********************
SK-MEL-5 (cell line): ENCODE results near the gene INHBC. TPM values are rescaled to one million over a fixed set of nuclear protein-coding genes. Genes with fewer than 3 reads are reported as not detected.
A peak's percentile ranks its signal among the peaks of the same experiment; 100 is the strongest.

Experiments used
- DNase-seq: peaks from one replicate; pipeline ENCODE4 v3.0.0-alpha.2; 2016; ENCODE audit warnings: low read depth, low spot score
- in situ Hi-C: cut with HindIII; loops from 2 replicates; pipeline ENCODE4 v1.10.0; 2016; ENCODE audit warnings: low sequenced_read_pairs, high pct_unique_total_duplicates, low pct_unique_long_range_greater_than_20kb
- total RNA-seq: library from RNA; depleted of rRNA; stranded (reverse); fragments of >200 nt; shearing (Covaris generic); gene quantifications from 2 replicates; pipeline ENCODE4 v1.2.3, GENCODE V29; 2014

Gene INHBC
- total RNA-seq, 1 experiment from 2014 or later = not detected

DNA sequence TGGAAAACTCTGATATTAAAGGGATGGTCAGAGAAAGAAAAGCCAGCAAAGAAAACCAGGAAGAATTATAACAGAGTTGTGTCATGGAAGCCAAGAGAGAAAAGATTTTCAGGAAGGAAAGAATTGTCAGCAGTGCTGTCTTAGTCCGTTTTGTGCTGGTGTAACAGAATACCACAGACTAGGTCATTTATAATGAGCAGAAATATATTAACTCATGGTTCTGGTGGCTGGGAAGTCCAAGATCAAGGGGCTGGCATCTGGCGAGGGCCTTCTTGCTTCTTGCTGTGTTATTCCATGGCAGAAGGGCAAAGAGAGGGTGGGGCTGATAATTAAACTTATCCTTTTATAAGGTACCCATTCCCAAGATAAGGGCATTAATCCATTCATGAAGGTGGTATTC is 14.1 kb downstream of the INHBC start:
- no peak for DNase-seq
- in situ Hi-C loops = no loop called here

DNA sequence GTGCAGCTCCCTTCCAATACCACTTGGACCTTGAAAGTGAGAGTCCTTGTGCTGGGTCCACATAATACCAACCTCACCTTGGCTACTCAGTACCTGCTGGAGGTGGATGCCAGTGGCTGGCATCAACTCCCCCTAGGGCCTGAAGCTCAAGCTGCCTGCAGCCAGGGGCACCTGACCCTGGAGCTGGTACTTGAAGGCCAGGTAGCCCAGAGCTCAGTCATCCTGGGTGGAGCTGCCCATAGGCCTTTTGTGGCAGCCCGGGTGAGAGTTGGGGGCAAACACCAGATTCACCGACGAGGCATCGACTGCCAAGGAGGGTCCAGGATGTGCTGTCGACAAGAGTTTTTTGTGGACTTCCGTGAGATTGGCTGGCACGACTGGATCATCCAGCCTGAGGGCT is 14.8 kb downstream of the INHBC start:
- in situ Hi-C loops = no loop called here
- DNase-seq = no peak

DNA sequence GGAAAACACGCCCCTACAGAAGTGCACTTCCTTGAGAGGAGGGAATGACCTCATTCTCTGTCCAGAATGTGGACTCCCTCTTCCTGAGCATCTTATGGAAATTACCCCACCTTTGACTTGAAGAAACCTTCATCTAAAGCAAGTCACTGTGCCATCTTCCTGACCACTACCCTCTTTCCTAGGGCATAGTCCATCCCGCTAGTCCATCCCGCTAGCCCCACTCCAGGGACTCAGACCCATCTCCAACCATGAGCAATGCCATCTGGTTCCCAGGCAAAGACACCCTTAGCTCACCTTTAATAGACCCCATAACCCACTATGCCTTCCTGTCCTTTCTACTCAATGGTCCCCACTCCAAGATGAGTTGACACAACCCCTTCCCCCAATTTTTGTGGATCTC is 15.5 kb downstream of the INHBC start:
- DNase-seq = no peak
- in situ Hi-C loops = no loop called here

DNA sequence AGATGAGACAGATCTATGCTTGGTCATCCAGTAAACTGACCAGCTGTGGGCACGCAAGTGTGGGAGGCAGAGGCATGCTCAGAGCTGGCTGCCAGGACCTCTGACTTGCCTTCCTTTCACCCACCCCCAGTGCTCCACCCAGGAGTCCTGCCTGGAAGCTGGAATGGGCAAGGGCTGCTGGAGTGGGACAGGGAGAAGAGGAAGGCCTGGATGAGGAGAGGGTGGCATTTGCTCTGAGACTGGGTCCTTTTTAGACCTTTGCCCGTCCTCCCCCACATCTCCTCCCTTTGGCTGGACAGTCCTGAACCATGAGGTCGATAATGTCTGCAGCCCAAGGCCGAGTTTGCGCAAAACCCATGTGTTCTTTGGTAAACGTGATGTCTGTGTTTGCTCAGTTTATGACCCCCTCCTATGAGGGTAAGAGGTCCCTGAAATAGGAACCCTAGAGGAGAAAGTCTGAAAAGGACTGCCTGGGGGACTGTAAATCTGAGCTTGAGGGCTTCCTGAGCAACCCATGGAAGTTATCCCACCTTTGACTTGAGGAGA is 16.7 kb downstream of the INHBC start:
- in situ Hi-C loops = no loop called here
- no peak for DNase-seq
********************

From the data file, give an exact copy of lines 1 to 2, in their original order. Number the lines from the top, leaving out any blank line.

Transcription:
SK-MEL-5 (cell line): ENCODE results near the gene INHBC. TPM values are rescaled to one million over a fixed set of nuclear protein-coding genes. Genes with fewer than 3 reads are reported as not detected.
A peak's percentile ranks its signal among the peaks of the same experiment; 100 is the strongest.